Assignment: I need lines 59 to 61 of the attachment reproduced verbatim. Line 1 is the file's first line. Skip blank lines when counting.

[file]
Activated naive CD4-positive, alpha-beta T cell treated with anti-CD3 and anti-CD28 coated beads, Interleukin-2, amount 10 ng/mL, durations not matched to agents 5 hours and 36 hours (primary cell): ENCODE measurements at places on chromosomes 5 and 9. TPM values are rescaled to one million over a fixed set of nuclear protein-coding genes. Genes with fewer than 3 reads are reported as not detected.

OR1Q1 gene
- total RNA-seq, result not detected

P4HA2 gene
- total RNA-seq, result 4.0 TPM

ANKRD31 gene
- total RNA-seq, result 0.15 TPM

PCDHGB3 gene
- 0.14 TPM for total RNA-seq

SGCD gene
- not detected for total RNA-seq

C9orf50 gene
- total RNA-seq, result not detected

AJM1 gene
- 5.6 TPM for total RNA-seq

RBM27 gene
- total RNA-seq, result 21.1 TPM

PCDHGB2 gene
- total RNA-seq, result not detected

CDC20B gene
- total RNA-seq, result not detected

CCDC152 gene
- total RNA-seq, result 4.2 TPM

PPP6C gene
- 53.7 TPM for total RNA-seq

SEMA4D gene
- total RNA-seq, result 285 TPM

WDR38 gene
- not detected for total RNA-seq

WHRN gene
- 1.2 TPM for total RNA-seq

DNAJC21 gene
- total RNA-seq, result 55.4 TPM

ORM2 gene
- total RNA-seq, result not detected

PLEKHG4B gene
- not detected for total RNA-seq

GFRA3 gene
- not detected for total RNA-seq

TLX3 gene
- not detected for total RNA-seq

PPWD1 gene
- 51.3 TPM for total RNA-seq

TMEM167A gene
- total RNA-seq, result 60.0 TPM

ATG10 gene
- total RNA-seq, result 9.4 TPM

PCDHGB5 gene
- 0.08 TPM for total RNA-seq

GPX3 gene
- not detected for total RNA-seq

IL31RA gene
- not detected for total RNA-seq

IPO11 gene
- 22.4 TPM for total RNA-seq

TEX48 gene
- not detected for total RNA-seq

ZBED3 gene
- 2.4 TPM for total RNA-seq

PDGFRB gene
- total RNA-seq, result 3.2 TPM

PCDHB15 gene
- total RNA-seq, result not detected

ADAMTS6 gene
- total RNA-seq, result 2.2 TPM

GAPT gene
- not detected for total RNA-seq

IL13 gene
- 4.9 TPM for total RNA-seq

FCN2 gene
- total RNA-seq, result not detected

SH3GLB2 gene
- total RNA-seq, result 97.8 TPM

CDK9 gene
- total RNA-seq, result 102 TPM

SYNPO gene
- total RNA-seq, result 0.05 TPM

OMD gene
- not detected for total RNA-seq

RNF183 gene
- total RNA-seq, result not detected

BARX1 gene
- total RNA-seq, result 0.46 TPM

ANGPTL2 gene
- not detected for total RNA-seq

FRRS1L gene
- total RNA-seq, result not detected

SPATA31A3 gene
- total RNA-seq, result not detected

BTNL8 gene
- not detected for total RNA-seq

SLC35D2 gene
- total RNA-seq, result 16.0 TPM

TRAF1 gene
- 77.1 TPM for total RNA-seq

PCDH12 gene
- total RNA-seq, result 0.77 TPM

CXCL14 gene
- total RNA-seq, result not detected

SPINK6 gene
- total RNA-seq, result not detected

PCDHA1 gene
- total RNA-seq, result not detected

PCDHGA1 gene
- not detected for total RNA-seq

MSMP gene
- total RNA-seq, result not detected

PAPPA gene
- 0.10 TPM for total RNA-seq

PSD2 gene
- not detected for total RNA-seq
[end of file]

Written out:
- 2.4 TPM for total RNA-seq

PDGFRB gene
- total RNA-seq, result 3.2 TPM